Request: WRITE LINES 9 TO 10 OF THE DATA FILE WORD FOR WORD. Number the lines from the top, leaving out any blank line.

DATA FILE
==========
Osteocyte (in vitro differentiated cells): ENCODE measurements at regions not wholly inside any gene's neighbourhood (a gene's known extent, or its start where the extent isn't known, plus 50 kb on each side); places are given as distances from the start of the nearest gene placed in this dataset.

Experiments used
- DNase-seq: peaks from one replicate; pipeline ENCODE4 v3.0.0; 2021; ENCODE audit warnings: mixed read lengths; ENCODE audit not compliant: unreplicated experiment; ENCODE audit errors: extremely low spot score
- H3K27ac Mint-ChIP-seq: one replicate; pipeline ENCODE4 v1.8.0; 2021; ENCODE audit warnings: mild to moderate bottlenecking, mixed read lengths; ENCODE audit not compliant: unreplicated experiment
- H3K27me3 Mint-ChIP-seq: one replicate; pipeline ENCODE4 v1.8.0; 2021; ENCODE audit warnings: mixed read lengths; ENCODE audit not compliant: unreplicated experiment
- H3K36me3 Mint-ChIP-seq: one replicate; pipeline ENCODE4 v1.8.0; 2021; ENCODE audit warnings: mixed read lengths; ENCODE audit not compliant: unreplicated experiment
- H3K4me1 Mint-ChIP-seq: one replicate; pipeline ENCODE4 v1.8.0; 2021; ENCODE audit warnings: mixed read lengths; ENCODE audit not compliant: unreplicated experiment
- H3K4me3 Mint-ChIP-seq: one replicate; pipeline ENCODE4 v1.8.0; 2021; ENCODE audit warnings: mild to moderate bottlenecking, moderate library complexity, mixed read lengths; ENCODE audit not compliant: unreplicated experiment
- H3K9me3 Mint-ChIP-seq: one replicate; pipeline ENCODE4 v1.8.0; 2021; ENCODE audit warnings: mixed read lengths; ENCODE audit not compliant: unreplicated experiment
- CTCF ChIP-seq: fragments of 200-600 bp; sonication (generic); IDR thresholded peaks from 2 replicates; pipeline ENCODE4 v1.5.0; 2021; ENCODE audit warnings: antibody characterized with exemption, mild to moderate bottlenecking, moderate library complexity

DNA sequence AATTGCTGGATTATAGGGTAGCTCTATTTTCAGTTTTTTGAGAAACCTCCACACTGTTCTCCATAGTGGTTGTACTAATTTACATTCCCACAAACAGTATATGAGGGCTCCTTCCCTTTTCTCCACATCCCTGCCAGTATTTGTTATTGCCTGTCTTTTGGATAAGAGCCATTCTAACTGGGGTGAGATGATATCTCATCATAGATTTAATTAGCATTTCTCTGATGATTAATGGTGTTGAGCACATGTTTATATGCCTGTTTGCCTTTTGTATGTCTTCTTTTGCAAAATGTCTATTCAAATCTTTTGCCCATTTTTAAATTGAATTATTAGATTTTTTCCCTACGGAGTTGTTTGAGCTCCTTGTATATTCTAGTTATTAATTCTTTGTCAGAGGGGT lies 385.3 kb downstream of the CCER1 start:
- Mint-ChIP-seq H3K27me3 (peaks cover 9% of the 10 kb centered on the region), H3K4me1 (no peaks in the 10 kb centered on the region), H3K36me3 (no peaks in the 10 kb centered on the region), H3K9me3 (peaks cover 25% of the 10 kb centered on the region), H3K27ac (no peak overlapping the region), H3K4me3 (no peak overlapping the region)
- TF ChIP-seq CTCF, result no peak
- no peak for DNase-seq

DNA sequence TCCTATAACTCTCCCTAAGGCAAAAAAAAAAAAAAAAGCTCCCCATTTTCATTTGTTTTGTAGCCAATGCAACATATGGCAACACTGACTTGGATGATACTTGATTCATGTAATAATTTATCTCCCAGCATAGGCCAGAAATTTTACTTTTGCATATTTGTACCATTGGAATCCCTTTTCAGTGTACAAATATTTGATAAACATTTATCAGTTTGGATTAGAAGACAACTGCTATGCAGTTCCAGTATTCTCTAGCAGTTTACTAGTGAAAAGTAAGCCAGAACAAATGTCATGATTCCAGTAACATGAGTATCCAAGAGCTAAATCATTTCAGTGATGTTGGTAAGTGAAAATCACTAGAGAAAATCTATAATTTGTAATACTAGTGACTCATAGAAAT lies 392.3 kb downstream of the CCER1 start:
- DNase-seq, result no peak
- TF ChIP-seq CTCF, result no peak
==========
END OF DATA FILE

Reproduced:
- H3K9me3 Mint-ChIP-seq: one replicate; pipeline ENCODE4 v1.8.0; 2021; ENCODE audit warnings: mixed read lengths; ENCODE audit not compliant: unreplicated experiment
- CTCF ChIP-seq: fragments of 200-600 bp; sonication (generic); IDR thresholded peaks from 2 replicates; pipeline ENCODE4 v1.5.0; 2021; ENCODE audit warnings: antibody characterized with exemption, mild to moderate bottlenecking, moderate library complexity